Filmmaker Says He’s Watching Movie About Montana’s First Black Mayor | Local

Is Helena Mayor Wilmot Collins ready for the big screen?

An Emmy-winning independent filmmaker announced on social media on Tuesday that he plans to make a feature film about Collins and has purchased the rights to his life story.

“Contact us if you have any resources or skills to help tell this story,” Dan Smith said in a Facebook post.

Dan Smith

Photo provided

Collins said Wednesday that this is an ongoing project and that Smith will come to Helena on September 5 to talk and see how to proceed.

Collins is a Liberian immigrant who would be Montana’s first black mayor. He came to Montana in the 1990s fleeing the Civil War. In the move, he separated from his wife for almost three years. He is now a child protection specialist with the Montana Department of Public Health and Human Services and recently retired from the US Navy Reserve, where he served for more than 20 years.

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Now in his second term as mayor of Helena, Collins also made a brief run as a Democrat for the U.S. Senate in 2020. He and his wife have two children.

Collins said Smith viewed the project as a feature rather than a documentary.

In an interview, Collins said he runs the gamut of feelings about a film’s perspective on his life.

“It’s scary, it’s exciting,” Collins, 58, said. “I have mixed emotions.”

Collins said Smith had been following his story for some time and reached out to him about a year ago. He declined to say how much he was paid for the rights to his life story. Initially, Collins said he wasn’t sure Smith was serious, but a Helena-based actor said he was legit.

Collins laughed when asked who should play him in the film.

Smith, who is based in St. Louis, said he was drawn to Collins’ story.

Wilmot Collins

Wilmot Collins

Collins and his wife, Maddie, met while attending the University of Liberia and left Liberia in the 1990s during civil unrest. Collins talks about living in a war-torn country and cooking a meal with toothpaste.

During her high school years, Maddie had been an exchange student and stayed with a family of Helena, Bruce and Joyce Nachtsheim, whom she calls “Mom” and “Dad”. The Collins decided to make Montana their home.

He said the residents of Helena have generally accepted him and his family since moving here. But years ago, someone painted the letters “KKK” on his garage. Collins saw the marks and entered the house to call the police. By the time he came out, the neighbors had washed the walls.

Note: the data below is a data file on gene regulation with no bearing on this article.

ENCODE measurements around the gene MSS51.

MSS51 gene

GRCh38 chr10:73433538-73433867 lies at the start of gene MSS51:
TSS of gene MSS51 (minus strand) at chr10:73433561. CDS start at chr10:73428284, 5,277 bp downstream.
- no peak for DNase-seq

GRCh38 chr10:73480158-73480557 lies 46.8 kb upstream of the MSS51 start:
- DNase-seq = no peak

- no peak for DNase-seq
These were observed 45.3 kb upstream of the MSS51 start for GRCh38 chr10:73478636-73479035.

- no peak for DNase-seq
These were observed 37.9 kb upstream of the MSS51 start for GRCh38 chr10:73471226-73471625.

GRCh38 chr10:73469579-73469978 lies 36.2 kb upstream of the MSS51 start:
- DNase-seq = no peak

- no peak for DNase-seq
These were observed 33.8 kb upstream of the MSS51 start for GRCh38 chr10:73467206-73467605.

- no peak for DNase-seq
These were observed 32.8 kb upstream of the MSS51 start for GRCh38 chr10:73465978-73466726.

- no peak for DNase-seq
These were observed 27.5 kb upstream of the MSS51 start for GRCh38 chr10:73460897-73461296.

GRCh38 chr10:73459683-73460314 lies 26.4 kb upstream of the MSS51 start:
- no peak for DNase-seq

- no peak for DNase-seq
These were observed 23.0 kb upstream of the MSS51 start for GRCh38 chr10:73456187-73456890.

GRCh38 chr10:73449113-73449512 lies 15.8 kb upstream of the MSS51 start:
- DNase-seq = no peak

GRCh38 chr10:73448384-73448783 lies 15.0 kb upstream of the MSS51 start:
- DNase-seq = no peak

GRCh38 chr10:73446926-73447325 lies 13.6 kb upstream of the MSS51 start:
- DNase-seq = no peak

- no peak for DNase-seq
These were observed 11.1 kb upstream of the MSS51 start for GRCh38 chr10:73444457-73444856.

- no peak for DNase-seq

Collins was sworn in as mayor in 2018 and had a brief run as a Democrat for the U.S. Senate in 2020 before being re-elected as mayor in 2021.

His election drew attention and he was featured on “The Daily Show” on Comedy Central and in national media.

“I love stories of courage,” Smith said. “It’s one of the most important emotions and traits. If you have courage, you can love and you can achieve great things and be an inspiration to others.

“He’s not only mayor, but he’s also made political history in Montana,” Smith continued. “He’s an amazing character who has inspired a lot of other people. I’m thrilled to put him on film.”

Smith said Collins’ time in Liberia could be a movie on its own.

The project is in its early stages, and Smith said he expects a script to be available in the spring and filming could take place next summer.

He said the film wouldn’t have a huge budget, but it could attract a large audience and be on Hulu or Netflix.

“I think there’s a real market for this,” Smith said, adding that there’s now “a deep, respectful audience for true stories.”

“I believe in the power of independent films,” he said. “This is where the story is queen.”

His page on IMDB, an online entertainment news database, says Smith wrote and produced the award-winning 2016 feature film, “Texas Heart.” He has also written and produced narrative features and documentaries, including Emmy-nominated “February One: The Story of the Greensboro Four,” which aired on PBS’s “Independent Lens.”

Collins said he’s heard from many people since the possible film was announced on social media.

“It’s getting crazy,” he said. “People call me up and say, ‘I want to be a part of it’.”

Associate Editor Phil Drake can be reached at 406-231-9021.

About Monty S. Maynard

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